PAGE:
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Harvard Bio s MAIA, Biometrica Lines Could Lure Suitors Eager to Enter HCS and Cell Assay Market


Since announcing last summer that it plans to divest its capital equipment business to focus on its more successful and stable apparatus and instrumentation business, Harvard Bioscience has been rather tight-lipped about the progress of the sale.

It is still unclear whether Harvard Bioscience can find a buyer for the entire business or whether it's willing to sell it in pieces. However, if Harvard Bio decides to hock it piecemeal, its MAIA Scientific and Union Biometrica business units may be attractive options for companies hoping to enter the high-content screening and cell-based assay markets — provided the suitors are willing to look toward the future and non-traditional applications.

According to a 10-Q filed by Harvard Bioscience in August, its capital equipment business comprises products "typically" priced over $25,000 and often over $100,000, and are "typically" sold through a direct sales organization.

These products are sold through several of Harvard Bio's companies, but the firm's HCS and cell-based assay tools are housed in three of its businesses: the MIAS-2 automated microscopy platform, sold by MAIA Scientific; the COPAS flow cytometer from Union Biometrica; and microarray, proteomics, and nanoliter dispensers sold through the Genomics Solutions business.

It may be unlikely that one party will swoop in to purchase all of these assets. There are companies that could be interested in entering the high-content screening and cell-based assay markets, the MIAS-2 and COPAS platforms are anything but conventional product lines for these application areas.

"We're a player in the game of high-content fluorescence microscopy, but the place that we're totally unique is brightfield."

According to Harvard Bioscience president David Green, the "biggest and most important" application for the MIAS-2 automated microscopy is brightfield imaging, or imaging cells in natural light without the use of fluorescent tags.

Considering that much of the high-content screening and analysis for drug discovery today is done using fluorescent markers, it would seem, then, that the MIAS-2 is behind the times. But Green believes that the instrument is geared toward application areas that may begin to see increased play over the next few years.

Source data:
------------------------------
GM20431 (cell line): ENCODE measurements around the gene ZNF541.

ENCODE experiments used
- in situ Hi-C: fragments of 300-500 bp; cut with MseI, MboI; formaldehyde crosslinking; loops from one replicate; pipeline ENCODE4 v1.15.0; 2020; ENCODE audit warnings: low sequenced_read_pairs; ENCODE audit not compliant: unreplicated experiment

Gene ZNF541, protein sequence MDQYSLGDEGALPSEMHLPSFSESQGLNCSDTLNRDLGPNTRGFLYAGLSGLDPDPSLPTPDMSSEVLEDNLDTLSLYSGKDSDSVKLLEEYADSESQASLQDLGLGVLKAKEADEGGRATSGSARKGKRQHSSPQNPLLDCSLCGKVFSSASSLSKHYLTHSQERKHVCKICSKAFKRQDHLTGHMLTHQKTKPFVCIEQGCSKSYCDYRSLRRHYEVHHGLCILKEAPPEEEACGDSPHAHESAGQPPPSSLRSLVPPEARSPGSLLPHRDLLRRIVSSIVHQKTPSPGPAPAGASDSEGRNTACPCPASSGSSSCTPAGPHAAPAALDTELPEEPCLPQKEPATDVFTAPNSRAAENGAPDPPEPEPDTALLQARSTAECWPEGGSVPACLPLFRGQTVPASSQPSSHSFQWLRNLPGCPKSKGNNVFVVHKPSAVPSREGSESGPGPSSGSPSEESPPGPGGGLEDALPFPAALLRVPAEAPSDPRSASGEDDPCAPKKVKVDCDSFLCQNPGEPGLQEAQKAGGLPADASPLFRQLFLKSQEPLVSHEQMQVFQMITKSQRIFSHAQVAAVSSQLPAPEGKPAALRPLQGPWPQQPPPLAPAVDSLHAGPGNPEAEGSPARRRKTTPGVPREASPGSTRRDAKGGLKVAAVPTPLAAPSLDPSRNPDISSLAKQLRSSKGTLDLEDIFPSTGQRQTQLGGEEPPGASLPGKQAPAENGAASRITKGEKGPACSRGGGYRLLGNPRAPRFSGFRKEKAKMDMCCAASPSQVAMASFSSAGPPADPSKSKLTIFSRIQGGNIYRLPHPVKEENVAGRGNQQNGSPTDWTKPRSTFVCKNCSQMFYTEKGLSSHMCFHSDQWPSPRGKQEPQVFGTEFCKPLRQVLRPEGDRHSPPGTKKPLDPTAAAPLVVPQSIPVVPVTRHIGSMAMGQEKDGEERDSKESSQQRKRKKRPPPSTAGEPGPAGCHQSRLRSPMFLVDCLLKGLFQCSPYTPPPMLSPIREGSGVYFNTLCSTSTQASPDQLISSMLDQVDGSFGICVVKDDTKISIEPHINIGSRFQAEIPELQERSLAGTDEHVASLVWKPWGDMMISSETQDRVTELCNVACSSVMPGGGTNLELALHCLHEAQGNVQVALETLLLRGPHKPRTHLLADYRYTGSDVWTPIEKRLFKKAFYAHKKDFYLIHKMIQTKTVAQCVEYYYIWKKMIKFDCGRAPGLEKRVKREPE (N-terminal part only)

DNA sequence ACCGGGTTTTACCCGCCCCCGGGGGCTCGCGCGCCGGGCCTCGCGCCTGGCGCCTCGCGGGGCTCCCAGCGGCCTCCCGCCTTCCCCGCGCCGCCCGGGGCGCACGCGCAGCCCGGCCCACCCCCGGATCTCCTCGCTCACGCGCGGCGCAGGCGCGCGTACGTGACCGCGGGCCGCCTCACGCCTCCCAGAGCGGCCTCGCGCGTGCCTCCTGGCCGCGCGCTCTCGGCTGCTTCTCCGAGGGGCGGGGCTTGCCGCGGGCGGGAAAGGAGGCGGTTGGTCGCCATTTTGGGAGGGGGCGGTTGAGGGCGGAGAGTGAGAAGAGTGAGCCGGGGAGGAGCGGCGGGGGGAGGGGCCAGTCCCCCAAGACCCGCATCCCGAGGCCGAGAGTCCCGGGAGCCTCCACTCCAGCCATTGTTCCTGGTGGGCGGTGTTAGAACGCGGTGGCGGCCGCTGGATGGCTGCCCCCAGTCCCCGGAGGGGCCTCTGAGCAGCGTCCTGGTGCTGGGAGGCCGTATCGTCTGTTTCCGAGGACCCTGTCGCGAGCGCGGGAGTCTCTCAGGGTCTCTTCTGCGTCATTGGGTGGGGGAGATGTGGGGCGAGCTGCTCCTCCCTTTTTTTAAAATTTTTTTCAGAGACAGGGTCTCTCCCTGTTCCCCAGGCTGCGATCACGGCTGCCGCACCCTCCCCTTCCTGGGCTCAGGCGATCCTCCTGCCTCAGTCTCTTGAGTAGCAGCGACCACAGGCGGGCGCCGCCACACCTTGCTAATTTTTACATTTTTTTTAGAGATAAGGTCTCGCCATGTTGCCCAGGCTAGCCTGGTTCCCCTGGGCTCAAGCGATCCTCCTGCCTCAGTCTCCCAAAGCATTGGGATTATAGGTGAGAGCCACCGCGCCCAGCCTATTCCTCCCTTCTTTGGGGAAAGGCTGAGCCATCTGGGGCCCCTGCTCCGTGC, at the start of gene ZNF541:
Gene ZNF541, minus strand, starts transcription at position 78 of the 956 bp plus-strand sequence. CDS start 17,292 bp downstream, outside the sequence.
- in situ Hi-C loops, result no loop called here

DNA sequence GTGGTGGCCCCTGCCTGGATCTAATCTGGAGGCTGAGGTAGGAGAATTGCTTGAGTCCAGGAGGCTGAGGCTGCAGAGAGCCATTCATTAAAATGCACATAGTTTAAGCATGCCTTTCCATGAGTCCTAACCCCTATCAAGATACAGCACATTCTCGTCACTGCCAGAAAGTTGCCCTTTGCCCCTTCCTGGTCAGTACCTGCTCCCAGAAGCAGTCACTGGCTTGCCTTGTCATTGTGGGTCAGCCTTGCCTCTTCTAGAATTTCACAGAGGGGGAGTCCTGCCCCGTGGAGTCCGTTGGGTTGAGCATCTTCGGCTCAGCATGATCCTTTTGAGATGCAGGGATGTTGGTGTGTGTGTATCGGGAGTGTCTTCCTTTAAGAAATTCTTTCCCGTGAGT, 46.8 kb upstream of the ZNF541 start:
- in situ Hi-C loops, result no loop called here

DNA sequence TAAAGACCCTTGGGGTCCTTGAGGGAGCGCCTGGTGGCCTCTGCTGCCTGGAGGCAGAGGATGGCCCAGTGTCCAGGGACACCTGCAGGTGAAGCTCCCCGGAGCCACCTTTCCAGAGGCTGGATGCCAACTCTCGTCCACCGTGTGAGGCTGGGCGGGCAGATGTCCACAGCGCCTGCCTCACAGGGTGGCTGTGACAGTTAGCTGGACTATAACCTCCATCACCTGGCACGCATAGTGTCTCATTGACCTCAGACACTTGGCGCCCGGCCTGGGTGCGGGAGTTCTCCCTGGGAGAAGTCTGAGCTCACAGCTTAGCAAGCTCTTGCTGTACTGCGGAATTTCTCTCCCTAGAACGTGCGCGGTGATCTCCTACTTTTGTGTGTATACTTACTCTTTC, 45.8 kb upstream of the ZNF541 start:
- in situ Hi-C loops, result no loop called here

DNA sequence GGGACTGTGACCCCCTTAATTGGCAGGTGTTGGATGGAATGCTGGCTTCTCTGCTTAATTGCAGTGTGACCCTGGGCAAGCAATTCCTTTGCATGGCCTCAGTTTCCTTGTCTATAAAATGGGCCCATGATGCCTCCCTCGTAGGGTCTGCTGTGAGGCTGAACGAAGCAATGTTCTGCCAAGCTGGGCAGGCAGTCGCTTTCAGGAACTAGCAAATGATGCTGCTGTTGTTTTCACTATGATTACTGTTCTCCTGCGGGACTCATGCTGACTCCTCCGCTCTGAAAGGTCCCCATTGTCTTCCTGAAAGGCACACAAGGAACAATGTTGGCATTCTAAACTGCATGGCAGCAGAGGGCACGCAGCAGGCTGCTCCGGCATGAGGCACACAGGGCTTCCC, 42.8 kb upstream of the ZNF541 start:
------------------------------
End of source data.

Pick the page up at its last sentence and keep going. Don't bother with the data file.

"The biggest application for this is hybridoma production," Green said. "So it's not really what you traditionally call high-content screening. It's looking for a single clonal cell that you can then grow up into a production system for producing monoclonal antibodies or protein therapeutics. That is still the biggest application for it, and I think it's a unique application."

To wit, the last major deal announced by MAIA Scientific was in 2004 with UK firm The Automation Partnership, which uses the MIAS-2 microscope in its Cello automated cell culture platform (see CBA News, 5/11/2004).

This means the MIAS-2 would come with some guaranteed revenue built in, although how much is unclear. TAP declined to comment on sales figures for Cello, or to identify any customers. A representative also declined to comment on how the MIAS-2 enables the Cello platform.

The MIAS-2 is equipped for fluorescence applications, with lamp-based, filter-enabled fluorescence imaging in either four or eight channels, according to MAIA Scientific's website. However, this is not the major selling point of the instrument, but rather an add-on capability, Green said.

"It can do fluorescence very easily, and it's very good at fluorescence," Green said. "But there are a lot of other people good at fluorescence, too. So I think our fluorescence capabilities in some ways are better than other people's, but in some ways other people's are better than ours. We're a player in the game of high-content fluorescence microscopy, but the place that we're totally unique is brightfield."

Green also said that the company has made a conscious shift toward more forward-looking applications such as high-content analysis of whole tissue samples and small model organisms such as nematode, zebrafish, and fruit flies.

"We certainly expect to sell instruments for traditional high-content screening, and I think potential customers … say, 'OK, I can do these four or five traditional high-content fluorescence assays on the MIAS-2. I can do those on a GE Healthcare IN Cell, I can do those on a Cellomics platform, but here I can also do these brightfield applications,'" Green said. "And even if they're not interested in doing those brightfield applications today, they can see that this will be a very useful capability for them."